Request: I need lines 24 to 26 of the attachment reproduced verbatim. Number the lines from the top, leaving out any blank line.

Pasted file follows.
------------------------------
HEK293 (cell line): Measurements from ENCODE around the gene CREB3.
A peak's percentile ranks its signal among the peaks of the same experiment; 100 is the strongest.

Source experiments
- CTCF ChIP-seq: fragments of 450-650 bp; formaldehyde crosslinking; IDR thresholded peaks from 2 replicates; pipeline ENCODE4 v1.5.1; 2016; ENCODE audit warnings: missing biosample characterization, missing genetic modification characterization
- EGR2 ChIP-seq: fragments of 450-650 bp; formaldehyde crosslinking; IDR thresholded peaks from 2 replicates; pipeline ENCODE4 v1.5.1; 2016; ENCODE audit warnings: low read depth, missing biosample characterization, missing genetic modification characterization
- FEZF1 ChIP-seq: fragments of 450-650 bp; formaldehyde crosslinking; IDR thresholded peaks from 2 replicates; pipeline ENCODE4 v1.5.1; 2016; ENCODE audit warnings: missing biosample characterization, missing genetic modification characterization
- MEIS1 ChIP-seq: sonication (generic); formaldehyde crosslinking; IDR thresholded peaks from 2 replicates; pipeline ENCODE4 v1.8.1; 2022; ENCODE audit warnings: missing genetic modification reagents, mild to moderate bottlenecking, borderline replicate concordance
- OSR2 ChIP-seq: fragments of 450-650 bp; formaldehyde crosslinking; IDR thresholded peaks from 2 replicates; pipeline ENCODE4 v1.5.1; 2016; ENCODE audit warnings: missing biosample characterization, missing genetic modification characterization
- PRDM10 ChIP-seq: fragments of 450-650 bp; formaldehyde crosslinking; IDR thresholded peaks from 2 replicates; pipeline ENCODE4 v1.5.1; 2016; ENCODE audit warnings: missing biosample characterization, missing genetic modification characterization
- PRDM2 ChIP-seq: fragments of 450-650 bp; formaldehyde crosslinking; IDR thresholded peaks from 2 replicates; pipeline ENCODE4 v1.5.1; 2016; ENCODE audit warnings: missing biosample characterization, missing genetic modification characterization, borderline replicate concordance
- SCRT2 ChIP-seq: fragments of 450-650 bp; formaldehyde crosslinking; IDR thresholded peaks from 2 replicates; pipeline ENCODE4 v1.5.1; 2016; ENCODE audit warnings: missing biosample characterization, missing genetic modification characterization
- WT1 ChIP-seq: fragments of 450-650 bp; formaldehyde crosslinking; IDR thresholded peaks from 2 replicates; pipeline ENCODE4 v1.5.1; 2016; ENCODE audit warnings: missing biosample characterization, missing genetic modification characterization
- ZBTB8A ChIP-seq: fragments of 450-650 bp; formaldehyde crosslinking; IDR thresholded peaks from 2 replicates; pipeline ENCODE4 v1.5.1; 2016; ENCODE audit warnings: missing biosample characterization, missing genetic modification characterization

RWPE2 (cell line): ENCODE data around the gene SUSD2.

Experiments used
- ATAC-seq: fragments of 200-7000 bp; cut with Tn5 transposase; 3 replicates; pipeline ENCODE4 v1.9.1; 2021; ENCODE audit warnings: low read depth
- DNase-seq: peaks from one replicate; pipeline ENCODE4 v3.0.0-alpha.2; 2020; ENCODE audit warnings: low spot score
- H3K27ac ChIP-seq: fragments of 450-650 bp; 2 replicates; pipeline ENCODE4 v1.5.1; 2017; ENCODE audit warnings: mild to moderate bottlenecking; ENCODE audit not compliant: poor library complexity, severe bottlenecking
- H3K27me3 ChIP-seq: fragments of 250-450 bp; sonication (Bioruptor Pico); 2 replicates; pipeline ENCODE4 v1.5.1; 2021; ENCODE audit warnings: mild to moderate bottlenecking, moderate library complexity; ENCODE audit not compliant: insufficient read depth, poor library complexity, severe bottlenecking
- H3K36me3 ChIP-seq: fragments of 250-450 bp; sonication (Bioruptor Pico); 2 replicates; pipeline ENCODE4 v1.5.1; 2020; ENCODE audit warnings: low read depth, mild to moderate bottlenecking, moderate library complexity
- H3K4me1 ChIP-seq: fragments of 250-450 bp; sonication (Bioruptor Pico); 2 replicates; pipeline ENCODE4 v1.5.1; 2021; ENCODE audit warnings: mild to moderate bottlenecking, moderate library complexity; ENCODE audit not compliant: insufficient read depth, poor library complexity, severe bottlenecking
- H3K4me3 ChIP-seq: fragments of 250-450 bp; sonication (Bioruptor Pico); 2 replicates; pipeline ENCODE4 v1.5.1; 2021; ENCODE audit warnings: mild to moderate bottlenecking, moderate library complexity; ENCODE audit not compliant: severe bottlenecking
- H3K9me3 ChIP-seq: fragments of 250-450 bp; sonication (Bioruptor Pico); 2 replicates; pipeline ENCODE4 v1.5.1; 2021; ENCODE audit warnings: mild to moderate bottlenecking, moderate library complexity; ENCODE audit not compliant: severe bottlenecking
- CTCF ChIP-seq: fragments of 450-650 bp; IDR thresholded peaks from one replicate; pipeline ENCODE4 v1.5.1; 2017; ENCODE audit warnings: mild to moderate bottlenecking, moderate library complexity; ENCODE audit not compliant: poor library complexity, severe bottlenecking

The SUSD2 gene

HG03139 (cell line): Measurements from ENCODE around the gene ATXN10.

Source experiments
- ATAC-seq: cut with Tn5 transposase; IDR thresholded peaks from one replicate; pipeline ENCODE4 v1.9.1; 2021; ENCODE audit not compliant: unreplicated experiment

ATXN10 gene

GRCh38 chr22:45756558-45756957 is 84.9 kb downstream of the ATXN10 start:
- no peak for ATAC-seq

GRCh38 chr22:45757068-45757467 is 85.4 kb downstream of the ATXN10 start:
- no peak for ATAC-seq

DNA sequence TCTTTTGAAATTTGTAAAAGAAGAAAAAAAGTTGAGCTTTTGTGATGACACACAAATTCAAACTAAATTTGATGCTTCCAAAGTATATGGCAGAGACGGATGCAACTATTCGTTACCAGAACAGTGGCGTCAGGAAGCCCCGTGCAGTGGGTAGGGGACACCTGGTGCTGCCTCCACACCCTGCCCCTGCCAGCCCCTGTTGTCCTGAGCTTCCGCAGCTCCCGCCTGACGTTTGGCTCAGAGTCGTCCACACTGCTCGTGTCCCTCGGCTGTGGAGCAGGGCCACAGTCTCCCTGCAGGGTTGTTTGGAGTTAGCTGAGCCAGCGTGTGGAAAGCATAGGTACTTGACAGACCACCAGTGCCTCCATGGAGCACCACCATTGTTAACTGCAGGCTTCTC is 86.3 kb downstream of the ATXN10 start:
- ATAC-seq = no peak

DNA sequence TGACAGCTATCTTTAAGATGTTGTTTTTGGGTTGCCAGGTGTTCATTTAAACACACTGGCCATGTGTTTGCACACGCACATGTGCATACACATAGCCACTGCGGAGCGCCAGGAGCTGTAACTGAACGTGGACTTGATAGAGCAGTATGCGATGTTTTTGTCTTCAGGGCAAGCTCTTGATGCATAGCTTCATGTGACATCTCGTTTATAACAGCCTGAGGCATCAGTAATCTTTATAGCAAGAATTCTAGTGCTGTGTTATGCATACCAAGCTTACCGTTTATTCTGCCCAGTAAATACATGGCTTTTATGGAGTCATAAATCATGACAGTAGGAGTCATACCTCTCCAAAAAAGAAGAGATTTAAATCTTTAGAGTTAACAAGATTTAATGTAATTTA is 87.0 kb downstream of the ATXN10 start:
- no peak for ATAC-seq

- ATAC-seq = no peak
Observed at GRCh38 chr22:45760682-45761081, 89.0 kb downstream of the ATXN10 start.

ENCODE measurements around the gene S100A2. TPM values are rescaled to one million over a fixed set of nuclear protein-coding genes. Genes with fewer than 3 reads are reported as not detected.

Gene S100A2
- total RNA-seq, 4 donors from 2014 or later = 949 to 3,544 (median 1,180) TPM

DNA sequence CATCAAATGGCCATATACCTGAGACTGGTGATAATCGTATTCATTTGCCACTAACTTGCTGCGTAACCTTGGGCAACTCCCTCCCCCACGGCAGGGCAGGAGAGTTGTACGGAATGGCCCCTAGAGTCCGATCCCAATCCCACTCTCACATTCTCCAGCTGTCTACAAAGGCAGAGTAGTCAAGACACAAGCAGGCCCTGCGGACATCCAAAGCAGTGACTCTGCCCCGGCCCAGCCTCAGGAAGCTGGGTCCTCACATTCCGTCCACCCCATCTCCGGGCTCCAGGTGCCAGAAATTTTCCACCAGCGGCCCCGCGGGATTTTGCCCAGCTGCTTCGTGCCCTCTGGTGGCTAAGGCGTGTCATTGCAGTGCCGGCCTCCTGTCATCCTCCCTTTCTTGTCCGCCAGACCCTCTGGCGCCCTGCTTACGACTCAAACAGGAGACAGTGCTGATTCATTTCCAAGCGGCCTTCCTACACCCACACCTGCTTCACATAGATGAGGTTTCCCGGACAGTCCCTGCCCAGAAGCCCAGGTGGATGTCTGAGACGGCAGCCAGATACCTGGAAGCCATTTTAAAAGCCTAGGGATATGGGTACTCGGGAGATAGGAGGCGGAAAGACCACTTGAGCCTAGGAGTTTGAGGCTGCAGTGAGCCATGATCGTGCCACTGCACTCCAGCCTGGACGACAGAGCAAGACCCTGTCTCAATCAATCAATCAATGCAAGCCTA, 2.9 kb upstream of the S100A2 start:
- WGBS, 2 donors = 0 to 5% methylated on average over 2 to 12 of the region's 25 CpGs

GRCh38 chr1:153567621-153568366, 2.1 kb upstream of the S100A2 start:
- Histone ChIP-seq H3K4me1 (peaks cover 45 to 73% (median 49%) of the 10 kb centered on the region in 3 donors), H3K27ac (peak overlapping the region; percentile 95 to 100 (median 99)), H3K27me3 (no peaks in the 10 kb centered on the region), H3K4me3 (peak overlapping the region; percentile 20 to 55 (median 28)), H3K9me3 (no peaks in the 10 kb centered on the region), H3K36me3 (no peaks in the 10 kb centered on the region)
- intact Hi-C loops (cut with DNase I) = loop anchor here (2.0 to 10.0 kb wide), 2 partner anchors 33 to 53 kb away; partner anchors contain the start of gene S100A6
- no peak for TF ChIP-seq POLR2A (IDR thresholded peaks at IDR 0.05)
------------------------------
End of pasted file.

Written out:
- CTCF ChIP-seq: fragments of 450-650 bp; IDR thresholded peaks from one replicate; pipeline ENCODE4 v1.5.1; 2017; ENCODE audit warnings: mild to moderate bottlenecking, moderate library complexity; ENCODE audit not compliant: poor library complexity, severe bottlenecking

The SUSD2 gene

HG03139 (cell line): Measurements from ENCODE around the gene ATXN10.